CNBC spoke with several former Facebook employees to get details on why Facebook has been so heavily against the planned privacy updates that will come with the App Tracking Transparency changes that will come with the release of Apple’s iOS 14.5 update.
As of the release of iOS 14.5, Facebook and other app developers will be required to get express permission from users to access their advertising identifier, or IDFA, which is used to track usage across apps and websites for ad targeting purposes.
Facebook has spoken out against App Tracking Transparency, even going so far as to take out full-page ads that put Apple in the position of being anti-small business. Facebook CEO Mark Zuckerberg ranted against Apple’s aggressive consumer privacy protections, calling Apple’s efforts “competitive interference” with the social network.
Facebook has long said that Apple’s changes will hurt small businesses that use Facebook’s advertising tools. However, former Facebook employee Henry Love told CNBC that many businesses may not even notice a change.
“If you talked to any restaurant owner anywhere and asked them what IDFA is, I don’t think any of them would know what that is,” Love said. “It’s affecting Facebook at scale. Not the small business owners.”
Among the few “small business owners” who might feel the effects of the IDFA change are start-ups backed by venture capital money who have hired professionals with the skills to target users with sniper precision, Love said.
People who are targeting users across mobile, the web, and the Facebook Audience Network with the IDFA are “not small businesses,” said Love, calling such companies “sophisticated, VC-backed startups.”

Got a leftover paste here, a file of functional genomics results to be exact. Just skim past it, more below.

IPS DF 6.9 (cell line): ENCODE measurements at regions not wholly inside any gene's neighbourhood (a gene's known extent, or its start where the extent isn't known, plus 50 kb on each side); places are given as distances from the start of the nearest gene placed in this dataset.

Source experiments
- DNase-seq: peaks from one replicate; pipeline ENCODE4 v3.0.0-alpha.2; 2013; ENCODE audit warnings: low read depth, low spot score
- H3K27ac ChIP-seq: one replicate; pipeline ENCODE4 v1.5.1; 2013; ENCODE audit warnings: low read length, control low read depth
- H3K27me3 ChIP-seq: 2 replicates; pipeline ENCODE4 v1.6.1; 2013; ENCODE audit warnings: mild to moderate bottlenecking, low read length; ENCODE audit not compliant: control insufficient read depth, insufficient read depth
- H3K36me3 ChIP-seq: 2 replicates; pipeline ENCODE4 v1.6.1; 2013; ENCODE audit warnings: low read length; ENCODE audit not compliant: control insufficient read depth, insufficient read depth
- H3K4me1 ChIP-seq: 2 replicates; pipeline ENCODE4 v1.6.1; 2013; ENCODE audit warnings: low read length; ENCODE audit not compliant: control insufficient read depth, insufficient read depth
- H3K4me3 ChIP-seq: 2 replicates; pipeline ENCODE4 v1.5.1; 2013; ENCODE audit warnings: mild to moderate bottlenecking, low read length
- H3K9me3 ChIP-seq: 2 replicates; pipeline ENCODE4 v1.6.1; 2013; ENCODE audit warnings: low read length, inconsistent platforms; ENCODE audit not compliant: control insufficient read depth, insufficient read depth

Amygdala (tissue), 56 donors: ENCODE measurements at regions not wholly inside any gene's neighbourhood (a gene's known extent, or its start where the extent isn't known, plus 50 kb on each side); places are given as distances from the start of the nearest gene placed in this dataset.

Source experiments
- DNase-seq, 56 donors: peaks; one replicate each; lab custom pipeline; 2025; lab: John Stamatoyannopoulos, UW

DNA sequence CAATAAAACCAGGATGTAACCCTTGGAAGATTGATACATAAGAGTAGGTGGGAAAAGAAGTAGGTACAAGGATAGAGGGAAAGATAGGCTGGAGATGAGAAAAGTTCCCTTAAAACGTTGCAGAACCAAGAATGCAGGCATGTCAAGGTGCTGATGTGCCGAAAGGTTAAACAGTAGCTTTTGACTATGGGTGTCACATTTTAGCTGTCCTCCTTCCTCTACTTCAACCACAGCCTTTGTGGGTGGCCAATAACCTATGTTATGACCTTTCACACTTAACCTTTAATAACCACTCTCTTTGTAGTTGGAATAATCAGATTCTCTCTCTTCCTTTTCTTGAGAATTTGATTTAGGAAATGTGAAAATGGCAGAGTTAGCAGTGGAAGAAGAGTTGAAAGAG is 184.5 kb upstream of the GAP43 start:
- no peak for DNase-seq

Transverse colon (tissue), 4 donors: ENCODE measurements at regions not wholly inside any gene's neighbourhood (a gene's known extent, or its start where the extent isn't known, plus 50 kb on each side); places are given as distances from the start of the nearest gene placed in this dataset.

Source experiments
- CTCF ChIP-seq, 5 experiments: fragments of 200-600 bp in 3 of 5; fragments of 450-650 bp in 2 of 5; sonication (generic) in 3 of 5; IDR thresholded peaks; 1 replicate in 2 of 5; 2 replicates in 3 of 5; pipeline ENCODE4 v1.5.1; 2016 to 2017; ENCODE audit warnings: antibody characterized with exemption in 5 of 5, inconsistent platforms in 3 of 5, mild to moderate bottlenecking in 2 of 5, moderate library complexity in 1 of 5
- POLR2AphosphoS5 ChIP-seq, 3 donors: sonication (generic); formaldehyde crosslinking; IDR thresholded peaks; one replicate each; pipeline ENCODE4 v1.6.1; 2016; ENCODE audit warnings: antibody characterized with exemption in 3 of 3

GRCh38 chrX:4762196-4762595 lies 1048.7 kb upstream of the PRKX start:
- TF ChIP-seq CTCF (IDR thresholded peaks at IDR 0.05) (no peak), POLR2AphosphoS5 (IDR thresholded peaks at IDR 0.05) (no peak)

While Facebook has been quite vocal about how harmful Apple’s changes will be, other social networks like Twitter and Snap have said the change will be good for user privacy and could even benefit their businesses.
The CNBC article explains how App Tracking Transparency could hurt Facebook:
Think of view-through conversions like this: You’re tapping through your Instagram stories and you see an ad for a pair of jeans. You don’t tap the bottom of the ad for more information because you’re busy checking out what your friends are up to, but the jeans were cute. A few days later, you go on Google, search for the jeans you saw on Instagram and buy them.
After the purchase is made, the retailer records the IDFA of the user who bought the jeans and shares it with Facebook, which can determine whether the IDFA matches with a user who saw an ad for the jeans. This shows the retailer that their Facebook ad worked.
Losing that type of measurement could be a big blow for Facebook. If advertisers are unable to accurately measure the effectiveness of their Facebook and Instagram ads, they may feel compelled to shift more of their budgets to other apps and services where they can see the exact return on investment for their ads.
Facebook has plans to ask users for permission to access the IDFA, and is currently testing what wording to use to indicate that allowing tracking will provide a better overall ad experience.